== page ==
Masala Papad

This image courtesy of Brave New Pictures, Inc.

Making a little spicy topping for your papad is something I came across years ago, when I was a staffer on Capitol Hill, while eating at a D.C. Indian restaurant. It’s a fun and unique way to present a traditional Indian snack, and it’s become a favorite for my kids.

NotesBecause these need to be eaten immediately, garnish each papad just before serving.

Chaat Masala (2 cups [474 ml]):

The word chaat holds a ton of meaning for me. It refers to the idea of licking your fingers clean because the food was so good. That’s how I felt the first time I can remember encountering chaat masala on the streets of India. I was twelve, visiting the sacred temples in the hills of Vaishno Devi with my family. Outside one of the shrines, I encountered a white, juicy daikon skinned and split, served on a little metal tray. It dripped with fresh lime juice and was doused with red chile powder that seared my lips before ever touching them. And there was the chaat masala-likely roasted and ground to the specifics of that street vendor’s home. Ever since, I’ve been addicted to fresh veggies and the utter simplicity of that moment and memory. This masala is used mostly on fresh ingredients and street foods. Try it on raw veggies, sprinkle it over boiled potatoes, or stir a pinch into your plain soy yogurt.

½ heaping cup (40 g) coriander seeds

2 heaping tablespoons cumin seeds

2 heaping tablespoons fennel seeds

8 whole dried red chiles, broken into pieces

½ cup (50 g) whole black peppercorns

2 heaping teaspoons mango powder (amchur)

2 tablespoons black salt (kala namak)

2 heaping teaspoons ground ginger

2 heaping teaspoons carom seeds (ajwain)

1. In a shallow, heavy pan, dry roast the coriander, cumin, fennel, and red chiles over medium heat. Stay close, and shake the pan every 15 to 20 seconds to prevent the spices from burning. They should be just toasted and aromatic. After about 4 minutes of roasting, transfer the mixture to a plate and allow it to cool for 15 minutes.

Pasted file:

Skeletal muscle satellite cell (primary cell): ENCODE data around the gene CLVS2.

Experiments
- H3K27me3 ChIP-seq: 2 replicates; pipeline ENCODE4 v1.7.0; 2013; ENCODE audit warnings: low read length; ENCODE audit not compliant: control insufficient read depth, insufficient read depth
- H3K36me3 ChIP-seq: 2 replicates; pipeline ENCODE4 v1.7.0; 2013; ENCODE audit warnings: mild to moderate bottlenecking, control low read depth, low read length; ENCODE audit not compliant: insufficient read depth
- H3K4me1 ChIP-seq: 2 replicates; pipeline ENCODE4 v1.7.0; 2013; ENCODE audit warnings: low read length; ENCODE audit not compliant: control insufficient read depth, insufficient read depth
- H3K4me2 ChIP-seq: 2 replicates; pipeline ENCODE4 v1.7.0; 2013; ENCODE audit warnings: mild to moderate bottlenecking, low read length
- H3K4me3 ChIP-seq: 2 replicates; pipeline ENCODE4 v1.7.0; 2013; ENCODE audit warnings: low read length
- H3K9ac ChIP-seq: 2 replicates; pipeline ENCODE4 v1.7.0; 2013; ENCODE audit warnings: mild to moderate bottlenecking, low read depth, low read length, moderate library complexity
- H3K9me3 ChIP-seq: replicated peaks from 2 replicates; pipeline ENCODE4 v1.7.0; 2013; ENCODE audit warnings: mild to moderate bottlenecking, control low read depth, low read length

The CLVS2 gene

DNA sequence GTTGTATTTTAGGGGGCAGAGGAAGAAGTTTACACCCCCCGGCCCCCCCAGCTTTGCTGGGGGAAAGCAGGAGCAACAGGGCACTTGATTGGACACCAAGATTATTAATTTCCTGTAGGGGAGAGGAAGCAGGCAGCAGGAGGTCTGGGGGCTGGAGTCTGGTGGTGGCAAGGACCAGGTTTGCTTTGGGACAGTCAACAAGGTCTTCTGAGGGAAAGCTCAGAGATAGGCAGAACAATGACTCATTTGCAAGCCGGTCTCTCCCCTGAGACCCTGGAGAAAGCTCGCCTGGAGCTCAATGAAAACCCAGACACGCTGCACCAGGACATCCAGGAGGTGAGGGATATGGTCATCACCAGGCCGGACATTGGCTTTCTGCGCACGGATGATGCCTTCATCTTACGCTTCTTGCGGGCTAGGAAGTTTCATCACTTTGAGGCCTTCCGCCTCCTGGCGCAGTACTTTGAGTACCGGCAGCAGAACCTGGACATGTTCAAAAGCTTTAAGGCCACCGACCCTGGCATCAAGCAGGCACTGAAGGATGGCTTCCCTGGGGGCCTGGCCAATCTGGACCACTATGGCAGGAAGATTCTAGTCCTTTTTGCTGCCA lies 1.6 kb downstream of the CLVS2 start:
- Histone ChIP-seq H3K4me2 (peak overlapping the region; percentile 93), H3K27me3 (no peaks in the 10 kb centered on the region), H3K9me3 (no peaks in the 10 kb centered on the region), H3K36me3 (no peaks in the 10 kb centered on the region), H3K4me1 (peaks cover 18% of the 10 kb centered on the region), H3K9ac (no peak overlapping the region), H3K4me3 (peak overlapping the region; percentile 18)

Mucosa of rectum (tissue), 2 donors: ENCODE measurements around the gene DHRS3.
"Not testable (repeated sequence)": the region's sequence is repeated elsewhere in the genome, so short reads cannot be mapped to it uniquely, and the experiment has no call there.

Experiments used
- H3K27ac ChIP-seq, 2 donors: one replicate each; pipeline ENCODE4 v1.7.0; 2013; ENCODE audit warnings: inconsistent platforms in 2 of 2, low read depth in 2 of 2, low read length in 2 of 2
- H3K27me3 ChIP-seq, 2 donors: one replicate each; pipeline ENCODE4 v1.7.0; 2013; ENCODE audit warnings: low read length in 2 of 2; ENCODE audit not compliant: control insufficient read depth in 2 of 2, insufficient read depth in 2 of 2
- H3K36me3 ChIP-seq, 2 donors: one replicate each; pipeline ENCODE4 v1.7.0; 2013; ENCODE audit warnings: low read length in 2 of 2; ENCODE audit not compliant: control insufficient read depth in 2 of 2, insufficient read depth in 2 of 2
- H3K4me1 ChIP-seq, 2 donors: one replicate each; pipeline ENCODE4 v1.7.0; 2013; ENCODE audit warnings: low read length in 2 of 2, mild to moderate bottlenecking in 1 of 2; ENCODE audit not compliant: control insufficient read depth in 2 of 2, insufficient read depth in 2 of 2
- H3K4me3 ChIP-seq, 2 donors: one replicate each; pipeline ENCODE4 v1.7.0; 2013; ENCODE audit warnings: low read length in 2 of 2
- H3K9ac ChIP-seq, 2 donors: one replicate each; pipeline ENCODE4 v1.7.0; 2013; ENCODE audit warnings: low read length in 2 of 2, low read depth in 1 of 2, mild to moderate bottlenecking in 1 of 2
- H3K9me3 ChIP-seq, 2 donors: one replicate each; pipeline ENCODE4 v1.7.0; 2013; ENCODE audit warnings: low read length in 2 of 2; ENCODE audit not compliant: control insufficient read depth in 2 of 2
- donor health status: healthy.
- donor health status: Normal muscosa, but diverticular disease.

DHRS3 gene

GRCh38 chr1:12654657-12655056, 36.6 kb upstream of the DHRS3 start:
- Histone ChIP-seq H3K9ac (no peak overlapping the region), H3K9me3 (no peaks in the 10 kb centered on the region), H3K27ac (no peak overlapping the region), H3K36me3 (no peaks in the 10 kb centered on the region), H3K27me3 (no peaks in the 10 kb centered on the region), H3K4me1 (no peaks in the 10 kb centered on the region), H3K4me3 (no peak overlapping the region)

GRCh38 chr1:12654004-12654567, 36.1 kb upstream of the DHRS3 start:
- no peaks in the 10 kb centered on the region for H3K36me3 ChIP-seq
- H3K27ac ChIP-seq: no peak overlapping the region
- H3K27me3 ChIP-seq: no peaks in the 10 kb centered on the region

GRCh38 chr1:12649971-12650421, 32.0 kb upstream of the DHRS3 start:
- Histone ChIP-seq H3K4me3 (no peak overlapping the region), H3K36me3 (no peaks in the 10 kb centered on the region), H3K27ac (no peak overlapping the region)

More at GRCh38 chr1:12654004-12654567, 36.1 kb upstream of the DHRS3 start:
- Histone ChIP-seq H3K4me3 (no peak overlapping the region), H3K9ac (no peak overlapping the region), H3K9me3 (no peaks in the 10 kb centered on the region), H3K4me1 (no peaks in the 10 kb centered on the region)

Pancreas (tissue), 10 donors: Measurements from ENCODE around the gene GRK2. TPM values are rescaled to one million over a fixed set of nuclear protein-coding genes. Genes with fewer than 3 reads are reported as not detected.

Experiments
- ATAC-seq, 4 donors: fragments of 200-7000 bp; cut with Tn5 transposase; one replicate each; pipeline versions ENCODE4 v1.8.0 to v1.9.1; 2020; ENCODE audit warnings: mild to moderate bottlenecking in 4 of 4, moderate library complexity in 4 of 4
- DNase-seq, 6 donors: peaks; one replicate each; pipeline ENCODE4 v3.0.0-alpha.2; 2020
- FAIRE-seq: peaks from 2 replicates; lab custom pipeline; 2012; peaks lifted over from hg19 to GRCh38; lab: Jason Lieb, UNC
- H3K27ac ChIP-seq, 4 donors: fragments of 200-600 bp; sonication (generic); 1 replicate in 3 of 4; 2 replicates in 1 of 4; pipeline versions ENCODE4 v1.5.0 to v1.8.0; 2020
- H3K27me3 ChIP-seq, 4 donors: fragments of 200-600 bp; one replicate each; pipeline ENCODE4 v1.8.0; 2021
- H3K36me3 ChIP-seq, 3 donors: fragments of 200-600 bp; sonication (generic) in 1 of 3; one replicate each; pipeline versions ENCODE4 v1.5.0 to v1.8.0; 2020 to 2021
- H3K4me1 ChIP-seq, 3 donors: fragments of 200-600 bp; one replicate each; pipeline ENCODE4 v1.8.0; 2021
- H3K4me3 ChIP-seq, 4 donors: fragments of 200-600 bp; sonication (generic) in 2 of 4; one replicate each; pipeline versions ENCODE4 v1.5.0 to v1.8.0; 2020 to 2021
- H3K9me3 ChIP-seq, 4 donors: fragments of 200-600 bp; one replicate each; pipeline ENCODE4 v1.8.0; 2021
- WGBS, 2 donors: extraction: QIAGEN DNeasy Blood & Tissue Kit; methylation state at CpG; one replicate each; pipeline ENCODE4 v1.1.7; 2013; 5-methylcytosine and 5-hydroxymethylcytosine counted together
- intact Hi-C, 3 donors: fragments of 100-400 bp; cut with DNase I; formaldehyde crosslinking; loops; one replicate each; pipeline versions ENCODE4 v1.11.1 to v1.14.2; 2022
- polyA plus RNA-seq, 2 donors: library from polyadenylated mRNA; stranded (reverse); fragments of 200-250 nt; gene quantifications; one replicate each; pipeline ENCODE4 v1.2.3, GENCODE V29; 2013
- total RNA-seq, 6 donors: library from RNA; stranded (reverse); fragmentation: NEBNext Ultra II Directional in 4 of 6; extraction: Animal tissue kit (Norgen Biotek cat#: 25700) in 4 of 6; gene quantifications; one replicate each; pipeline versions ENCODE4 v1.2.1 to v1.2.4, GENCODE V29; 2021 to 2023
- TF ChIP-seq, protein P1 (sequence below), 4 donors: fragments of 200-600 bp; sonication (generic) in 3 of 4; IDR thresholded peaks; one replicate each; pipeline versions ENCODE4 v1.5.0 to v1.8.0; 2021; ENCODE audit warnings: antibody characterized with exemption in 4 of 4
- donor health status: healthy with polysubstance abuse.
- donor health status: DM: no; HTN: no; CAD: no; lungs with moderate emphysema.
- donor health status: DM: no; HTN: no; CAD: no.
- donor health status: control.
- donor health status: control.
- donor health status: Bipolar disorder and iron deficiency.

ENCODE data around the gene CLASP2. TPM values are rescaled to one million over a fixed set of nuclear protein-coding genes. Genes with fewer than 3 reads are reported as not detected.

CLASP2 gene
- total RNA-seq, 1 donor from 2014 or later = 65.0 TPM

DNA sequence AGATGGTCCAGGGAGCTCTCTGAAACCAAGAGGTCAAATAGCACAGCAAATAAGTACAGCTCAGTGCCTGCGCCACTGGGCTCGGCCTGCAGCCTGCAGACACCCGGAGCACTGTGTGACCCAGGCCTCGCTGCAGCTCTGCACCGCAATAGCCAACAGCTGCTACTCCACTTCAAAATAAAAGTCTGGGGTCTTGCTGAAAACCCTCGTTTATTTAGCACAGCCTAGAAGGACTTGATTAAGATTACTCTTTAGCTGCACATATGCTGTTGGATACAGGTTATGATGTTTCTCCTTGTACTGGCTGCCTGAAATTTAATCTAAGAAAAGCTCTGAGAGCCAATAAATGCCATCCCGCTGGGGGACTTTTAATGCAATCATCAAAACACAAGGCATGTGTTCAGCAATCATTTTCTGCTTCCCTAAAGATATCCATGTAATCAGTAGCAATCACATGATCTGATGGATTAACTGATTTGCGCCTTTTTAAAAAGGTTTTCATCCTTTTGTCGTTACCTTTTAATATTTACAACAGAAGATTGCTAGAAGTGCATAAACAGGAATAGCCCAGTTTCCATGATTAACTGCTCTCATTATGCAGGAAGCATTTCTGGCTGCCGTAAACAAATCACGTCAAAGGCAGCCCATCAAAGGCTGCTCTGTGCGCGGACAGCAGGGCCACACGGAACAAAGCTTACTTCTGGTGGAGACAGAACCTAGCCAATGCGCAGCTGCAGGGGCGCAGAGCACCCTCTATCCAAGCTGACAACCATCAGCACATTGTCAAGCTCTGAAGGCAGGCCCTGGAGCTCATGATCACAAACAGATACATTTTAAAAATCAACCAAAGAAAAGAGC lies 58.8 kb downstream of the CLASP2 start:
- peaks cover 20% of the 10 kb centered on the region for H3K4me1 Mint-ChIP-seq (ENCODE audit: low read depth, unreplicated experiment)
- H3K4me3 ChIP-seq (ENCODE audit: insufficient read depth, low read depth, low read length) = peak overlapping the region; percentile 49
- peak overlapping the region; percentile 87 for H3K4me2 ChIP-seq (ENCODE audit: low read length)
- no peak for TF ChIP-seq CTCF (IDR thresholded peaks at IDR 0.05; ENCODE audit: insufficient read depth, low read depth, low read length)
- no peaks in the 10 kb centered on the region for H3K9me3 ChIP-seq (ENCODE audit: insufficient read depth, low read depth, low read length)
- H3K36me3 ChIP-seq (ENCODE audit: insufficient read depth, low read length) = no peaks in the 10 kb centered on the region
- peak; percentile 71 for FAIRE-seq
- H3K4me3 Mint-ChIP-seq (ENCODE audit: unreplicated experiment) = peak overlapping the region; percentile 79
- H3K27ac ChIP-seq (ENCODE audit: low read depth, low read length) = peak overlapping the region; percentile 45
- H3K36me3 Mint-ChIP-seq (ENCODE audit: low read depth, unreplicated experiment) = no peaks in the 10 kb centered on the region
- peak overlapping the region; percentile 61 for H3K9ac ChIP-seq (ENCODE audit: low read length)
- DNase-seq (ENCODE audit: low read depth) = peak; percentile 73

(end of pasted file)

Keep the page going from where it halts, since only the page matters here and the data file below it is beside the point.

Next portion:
2. Once the mixture is cool, transfer it to a spice grinder or the dry jug of a powerful blender, such as a Vitamix. Add the remaining ingredients and process to a fine powder. You may need to grind it--do so in small batches, depending on the size of your grinder. Sift after grinding to get a finer powder. Store in an airtight container for up to 6 months.

10 wafers


Total Timeunder 30 minutes

Kid FriendlyYes

OccasionCasual Dinner Party, Family Get-together

Recipe Courseappetizer, snack

Dietary Considerationegg-free, gluten-free, halal, kosher, lactose-free, peanut free, soy free, tree nut free, vegan, vegetarian


Taste and Texturecrisp, spiced

Type of DishCondiments


  • 1 (6-10 count) package store-bought papad (made from lentils)
  • 2 tablespoons oil
  • 1 medium red onion, peeled and minced (1 cup [150 g])
  • 2 medium tomatoes, diced (1 cup [160 g])
  • 1-2 green Thai, serrano, or cayenne chiles, stems removed, finely sliced
  • 1 teaspoon Chaat Masala (see Notes)
  • Red chile powder or cayenne, to taste


  1. With tongs, take one papad at a time and heat it over the stovetop. If you have a gas stove, cook it right over the flame, being careful to blowout little bits that catch fire. The best way to cook these is to constantly flip them until all parts are cooked and crisp. If using an electric stove, heat them on a wire rack set over the burner and flip continuously until they are crisped. Be careful—they bum easily.

  2. Lay the papads out on a large tray.

  3. With a pastry brush, lightly brush each papad with oil.

  4. In a small bowl, mix together the onion, tomatoes, and chiles.

  5. Spoon 2 tablespoons of the onion mixture over each papad.

  6. Top off each papad with a sprinkle of Chaat Masala and red chile powder. Serve immediately.


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